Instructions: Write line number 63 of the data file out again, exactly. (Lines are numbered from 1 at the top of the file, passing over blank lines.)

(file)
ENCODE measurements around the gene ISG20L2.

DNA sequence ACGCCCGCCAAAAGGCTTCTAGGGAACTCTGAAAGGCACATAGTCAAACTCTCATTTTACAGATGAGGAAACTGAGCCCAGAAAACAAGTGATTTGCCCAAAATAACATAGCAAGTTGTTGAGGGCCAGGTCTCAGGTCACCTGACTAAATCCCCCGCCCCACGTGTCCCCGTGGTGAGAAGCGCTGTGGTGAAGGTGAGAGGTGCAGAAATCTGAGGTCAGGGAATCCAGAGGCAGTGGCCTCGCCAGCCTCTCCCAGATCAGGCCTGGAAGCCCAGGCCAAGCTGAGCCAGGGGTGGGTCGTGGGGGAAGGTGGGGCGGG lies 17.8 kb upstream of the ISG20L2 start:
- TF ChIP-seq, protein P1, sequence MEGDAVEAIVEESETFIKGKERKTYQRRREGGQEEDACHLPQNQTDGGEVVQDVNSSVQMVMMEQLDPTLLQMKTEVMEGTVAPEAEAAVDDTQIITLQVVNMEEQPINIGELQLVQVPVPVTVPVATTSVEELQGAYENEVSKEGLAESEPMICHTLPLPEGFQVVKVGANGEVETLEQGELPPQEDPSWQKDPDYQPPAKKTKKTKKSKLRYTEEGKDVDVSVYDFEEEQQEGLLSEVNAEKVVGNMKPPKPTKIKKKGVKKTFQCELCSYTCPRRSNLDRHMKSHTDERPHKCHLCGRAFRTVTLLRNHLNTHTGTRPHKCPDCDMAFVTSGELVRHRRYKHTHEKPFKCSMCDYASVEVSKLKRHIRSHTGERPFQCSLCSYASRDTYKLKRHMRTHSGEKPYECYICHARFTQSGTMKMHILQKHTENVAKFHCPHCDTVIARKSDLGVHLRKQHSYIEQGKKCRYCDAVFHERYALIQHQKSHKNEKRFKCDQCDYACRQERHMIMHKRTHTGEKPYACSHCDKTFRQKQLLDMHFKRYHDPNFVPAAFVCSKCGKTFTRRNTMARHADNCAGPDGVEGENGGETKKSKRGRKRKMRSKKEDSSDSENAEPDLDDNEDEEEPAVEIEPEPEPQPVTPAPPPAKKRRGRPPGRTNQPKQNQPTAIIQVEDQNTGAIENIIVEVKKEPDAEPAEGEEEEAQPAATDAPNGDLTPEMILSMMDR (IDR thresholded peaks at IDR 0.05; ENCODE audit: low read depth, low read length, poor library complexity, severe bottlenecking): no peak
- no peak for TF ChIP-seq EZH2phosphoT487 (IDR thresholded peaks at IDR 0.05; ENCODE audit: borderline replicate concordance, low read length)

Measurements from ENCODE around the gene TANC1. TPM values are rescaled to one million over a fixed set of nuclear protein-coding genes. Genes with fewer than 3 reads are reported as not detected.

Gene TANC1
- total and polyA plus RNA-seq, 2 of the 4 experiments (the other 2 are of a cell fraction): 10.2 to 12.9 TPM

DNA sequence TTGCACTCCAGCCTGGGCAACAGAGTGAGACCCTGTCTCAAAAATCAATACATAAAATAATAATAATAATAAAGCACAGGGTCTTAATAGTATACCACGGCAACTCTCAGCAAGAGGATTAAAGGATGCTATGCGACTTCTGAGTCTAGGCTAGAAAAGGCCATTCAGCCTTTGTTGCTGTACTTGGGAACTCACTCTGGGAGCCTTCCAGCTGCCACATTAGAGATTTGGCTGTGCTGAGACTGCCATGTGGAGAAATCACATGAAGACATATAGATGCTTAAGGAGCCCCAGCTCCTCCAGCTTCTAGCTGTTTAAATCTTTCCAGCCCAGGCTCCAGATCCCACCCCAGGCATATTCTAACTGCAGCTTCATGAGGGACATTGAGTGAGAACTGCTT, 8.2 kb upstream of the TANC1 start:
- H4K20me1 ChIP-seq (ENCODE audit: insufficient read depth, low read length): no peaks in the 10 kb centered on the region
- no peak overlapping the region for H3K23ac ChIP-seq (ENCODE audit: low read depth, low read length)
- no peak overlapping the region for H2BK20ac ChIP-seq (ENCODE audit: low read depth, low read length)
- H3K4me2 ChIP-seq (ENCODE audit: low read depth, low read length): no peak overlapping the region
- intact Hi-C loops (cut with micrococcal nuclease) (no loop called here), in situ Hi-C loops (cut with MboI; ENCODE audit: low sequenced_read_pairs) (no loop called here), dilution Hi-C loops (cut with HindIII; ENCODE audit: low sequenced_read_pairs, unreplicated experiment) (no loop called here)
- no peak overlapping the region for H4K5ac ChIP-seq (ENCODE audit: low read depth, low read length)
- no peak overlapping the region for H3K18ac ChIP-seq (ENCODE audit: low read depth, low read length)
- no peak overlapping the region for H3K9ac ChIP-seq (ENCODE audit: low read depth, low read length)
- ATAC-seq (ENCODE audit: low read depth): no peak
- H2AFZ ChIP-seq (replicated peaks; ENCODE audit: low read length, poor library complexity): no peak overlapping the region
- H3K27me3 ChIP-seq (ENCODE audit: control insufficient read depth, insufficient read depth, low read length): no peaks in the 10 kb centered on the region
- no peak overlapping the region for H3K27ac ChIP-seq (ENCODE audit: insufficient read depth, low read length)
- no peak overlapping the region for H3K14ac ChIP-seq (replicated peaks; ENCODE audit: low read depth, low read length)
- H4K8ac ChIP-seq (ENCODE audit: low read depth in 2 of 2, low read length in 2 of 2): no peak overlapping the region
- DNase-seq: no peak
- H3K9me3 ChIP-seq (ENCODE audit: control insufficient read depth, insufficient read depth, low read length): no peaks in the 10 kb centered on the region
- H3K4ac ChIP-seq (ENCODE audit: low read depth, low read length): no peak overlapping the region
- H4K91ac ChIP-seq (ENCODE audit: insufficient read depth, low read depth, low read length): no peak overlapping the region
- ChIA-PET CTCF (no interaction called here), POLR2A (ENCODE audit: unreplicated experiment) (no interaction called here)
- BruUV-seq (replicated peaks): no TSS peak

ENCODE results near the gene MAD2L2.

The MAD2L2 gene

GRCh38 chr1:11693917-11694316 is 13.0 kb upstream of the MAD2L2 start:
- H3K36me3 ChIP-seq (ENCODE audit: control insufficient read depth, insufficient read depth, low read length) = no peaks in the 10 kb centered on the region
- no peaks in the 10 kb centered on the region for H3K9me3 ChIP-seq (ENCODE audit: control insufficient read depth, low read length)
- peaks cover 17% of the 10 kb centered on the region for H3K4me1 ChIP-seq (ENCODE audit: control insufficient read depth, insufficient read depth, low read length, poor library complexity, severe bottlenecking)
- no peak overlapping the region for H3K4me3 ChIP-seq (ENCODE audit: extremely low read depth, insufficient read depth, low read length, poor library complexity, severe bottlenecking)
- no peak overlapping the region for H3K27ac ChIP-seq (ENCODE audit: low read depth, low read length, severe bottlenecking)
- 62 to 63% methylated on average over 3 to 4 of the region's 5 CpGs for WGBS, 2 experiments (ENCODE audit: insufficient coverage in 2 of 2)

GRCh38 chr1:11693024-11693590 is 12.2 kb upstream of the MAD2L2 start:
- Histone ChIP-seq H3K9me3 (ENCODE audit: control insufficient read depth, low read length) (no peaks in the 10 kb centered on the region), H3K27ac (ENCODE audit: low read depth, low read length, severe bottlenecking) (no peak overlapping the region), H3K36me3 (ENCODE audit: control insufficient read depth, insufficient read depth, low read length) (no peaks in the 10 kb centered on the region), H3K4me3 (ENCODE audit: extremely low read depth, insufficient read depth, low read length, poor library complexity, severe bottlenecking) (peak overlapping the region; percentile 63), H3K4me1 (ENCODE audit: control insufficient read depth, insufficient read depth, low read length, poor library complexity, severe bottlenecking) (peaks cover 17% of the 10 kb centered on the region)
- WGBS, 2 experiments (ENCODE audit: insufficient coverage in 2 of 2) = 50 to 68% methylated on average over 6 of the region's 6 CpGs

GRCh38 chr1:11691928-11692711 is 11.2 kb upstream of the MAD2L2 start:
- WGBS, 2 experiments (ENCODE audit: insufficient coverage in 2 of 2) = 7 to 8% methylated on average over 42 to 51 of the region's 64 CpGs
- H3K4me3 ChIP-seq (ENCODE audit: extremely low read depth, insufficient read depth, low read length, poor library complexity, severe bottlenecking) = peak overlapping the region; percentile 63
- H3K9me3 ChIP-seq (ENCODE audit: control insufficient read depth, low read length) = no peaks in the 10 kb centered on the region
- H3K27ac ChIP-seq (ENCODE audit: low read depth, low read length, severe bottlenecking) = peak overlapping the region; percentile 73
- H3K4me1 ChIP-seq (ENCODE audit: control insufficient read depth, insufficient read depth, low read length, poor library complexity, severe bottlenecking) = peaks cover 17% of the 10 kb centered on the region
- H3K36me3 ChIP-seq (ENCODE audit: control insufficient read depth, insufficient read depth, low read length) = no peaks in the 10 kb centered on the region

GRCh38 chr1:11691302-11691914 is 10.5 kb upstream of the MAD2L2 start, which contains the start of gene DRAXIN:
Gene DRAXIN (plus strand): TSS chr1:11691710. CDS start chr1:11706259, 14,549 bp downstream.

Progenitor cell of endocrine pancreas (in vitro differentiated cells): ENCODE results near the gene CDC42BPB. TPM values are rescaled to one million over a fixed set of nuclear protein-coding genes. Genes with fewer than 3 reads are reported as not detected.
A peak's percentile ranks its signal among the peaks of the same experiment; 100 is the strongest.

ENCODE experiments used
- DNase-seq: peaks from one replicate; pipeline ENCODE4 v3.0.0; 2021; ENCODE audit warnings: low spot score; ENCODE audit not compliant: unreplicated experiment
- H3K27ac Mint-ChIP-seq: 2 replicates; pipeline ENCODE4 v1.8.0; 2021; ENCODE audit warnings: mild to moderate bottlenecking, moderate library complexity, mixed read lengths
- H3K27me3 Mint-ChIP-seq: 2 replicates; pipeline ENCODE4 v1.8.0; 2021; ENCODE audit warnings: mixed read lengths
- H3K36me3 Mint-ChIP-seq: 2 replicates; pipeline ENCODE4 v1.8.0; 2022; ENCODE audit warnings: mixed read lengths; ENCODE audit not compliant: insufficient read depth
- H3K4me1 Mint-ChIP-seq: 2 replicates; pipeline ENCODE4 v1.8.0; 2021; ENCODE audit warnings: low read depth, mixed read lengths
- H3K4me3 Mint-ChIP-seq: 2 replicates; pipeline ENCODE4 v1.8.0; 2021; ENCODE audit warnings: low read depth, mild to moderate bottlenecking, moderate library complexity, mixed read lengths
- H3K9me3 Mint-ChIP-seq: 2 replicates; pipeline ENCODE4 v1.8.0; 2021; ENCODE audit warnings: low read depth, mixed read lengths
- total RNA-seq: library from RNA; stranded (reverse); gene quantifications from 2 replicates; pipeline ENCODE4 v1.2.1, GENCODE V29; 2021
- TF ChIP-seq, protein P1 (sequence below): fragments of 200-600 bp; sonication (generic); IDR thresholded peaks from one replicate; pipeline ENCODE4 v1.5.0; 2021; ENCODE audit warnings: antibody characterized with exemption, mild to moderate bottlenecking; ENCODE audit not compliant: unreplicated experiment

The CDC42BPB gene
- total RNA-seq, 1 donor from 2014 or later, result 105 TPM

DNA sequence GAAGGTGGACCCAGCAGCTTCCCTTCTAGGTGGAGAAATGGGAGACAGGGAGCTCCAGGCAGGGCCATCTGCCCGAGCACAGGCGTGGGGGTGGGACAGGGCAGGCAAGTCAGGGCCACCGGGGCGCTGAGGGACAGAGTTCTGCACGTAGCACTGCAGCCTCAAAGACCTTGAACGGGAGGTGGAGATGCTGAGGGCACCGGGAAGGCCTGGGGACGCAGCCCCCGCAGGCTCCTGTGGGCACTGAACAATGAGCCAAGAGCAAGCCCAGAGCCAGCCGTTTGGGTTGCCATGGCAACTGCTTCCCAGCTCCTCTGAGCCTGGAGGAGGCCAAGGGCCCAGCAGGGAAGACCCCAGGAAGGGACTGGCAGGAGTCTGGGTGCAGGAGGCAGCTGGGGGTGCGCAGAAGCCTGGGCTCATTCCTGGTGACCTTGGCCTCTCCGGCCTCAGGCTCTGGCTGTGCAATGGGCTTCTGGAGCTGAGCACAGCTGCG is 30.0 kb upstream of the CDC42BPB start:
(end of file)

- total RNA-seq, 1 donor from 2014 or later, result 105 TPM